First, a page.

Freedom of expression has been quoted all over the news this past week, mostly courtesy of the upcoming MEP elections. Which is usually a good thing, of course. Except that in this case, it wasn't.
Malta is one of those funny places that took quite a long while to embrace the whole idea of “freedom to communicate ideas and information without interference”.
When it was first entrenched in the constitution, the general reaction of the public was like: "What, you mean I am free to make my opinions known to everyone and no-one can stop me?"
This shock was reflected in the way that - until as recently as 2009 - seemingly harmless occupations like practicing a non-Catholic religion in public would lead to raised eyebrows and general mutterings of "well, if this is where freedom of expression gets us..."
Anyone remember the uproar when a number of Muslims gathered on the Sliema front for a spot of peaceful public worship?
The authorities themselves at first experienced equal confusion at this freedom. The gist of it typically went something like this:
Incredulous PC: "What, we can't stop that afore-mentioned person from worshipping his preferred deity on the Sliema front?"
Exasperated superior: "Well, no. It's this whole freedom of expression thing, you see."
Incredulous PC: "Well, I'll be darned."
Eventually, freedom of expression became part of the proverbial legislative furniture. Everyone, public, authorities and all, saw that there might be some advantages to a relatively free society and we all took it on board.
And boy, did we all go overboard with taking it on board.
As these past weeks of electoral lobbying have shown, we have gone from being cautiously accepting of ‘freedom of expression’ to using it as mantra whenever we want to generally make donkey's butts out of ourselves.
And while freedom of expression does, indeed, give us the right to make donkey's butts out of ourselves should we so choose to, it does not give us the right to incite hatred and xenophobia while we do so.
Yet, in our enthusiasm to be at the forefront of human rights and freedoms, we seem to be conveniently forgetting that Art. 41(1) of the Constitution comes with a couple of conditions.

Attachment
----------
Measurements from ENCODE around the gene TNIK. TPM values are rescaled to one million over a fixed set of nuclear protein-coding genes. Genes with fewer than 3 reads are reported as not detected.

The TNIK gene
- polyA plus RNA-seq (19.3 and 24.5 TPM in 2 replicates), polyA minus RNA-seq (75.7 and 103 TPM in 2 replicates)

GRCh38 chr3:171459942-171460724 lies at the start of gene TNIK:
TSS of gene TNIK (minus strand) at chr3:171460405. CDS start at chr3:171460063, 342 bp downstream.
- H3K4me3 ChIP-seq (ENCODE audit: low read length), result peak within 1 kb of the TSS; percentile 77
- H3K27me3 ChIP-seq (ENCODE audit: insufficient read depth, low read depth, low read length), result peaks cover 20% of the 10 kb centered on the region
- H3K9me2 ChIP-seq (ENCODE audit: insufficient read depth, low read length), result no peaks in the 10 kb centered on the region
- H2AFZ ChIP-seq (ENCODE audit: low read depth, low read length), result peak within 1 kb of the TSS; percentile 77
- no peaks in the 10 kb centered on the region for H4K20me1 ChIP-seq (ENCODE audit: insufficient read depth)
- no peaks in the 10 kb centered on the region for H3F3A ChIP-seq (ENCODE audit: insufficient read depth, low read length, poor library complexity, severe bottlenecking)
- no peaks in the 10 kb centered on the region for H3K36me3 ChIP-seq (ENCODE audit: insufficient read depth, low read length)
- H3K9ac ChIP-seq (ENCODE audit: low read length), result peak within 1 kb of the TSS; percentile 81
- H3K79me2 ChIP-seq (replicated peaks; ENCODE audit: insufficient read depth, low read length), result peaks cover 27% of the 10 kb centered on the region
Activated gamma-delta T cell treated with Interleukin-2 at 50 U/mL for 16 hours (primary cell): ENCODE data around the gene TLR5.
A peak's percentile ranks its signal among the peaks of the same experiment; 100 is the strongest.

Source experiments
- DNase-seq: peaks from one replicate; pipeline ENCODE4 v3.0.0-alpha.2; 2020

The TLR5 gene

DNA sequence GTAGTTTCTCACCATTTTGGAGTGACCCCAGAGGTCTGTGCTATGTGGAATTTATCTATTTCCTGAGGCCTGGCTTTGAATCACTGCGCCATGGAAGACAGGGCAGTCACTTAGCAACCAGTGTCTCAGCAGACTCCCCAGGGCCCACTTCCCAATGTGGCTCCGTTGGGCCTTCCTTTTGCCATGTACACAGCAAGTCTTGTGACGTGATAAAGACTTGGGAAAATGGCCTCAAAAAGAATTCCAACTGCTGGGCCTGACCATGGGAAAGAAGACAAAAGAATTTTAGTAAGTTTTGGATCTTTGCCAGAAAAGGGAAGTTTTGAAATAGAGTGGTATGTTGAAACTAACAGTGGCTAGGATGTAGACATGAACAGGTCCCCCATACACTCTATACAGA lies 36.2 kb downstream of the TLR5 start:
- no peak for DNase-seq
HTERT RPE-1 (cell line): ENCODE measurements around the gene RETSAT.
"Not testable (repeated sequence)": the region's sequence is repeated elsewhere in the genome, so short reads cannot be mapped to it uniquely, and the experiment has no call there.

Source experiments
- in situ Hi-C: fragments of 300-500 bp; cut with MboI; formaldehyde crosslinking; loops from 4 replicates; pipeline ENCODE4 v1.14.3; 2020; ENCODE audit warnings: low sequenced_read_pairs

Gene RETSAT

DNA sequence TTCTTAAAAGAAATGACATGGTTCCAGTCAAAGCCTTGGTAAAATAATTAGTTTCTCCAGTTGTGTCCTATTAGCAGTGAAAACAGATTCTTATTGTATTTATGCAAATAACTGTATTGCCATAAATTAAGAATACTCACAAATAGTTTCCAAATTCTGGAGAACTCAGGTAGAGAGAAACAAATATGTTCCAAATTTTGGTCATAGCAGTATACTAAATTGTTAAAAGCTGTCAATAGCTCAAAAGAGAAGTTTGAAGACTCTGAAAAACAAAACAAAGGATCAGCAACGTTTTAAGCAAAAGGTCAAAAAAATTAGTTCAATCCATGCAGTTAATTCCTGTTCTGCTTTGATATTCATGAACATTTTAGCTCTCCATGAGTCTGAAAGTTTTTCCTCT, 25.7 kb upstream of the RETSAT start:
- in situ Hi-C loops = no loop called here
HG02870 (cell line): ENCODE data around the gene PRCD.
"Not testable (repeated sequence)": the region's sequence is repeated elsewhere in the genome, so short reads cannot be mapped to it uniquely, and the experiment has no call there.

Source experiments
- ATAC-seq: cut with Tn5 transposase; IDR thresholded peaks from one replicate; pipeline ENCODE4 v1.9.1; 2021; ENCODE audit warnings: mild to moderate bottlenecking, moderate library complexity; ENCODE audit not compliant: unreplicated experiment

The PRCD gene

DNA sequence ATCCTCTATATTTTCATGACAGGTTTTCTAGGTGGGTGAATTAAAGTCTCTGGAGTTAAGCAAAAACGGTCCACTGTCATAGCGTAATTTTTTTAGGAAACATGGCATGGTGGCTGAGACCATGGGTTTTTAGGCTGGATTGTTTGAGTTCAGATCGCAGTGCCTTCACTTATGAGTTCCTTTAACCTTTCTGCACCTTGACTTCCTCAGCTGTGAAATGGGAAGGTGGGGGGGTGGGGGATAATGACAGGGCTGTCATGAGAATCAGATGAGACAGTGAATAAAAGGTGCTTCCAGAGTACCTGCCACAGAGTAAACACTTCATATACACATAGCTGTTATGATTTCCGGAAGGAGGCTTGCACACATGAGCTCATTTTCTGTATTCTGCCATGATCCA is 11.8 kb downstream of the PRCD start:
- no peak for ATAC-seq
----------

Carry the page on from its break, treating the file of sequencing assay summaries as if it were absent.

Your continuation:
Including the fact that it can’t be used in order to violate the rights of others. Yes, it actually says so on the box.
Not that anyone following the MEP televised debates during the past week would have thought so, what with particular candidates (I'm looking at you, Norman Lowell) preaching hatred and discrimination like kindness had gone out of fashion. And at first, no-one bat an eyelid because, you know, freedom of expression.
Thankfully, the whole nation seemed to suddenly come to its collective senses and Imperium Europa's racist publicity spot was taken off air. End of story.
Or not, because the political debates are still taking place and some of the participants still insist on making donkey's butts of themselves while inciting hatred and discrimination.
And, instead of telling them to shush and let the grown-ups talk, no-one is stopping them because, you know, freedom of expression.
To her credit, while chairing yesterday's debate on TVM, Ruth Amaira did her best to maintain a level of decency whenever Norman Lowell spoke up.
But the effort was doomed from the start. It was easy to read her face: I can't tell this person to shut up because...freedom of expression.
Well, guess what. It's not. We are perfectly within our rights to stop people like Mr Lowell from disseminating hatred. Not because we disagree with the opinion he espouses, but because said opinion is not tolerated by those very democratic principles he continuously misinterprets to justify his position.
It is about time we all realise that freedom of expression comes with a number of limitations that should not be ignored simply because the country is in election mode.
These limitations were conceived for a reason, mostly to protect sections of societies that are more vulnerable, and that are prone to persecution under the guise of our "freedom of expression".
And yet, here we are, doing the exact opposite in the name of democracy. Ah, the irony.
It has, maybe, become a cliché to say that every right includes responsibilities. But this does not justify ignoring said responsibilities. And if our so-called electoral fairness legislation is making us break one of the fundamental tenets of human rights, then maybe it is a about time that said legislation is given a good overhaul.
But no. We are so obsessed with politics that everything else - whether human rights or human dignity - pales in comparison.
Maybe it’s about time we remember that the elections are there to serve society and not the other way round.
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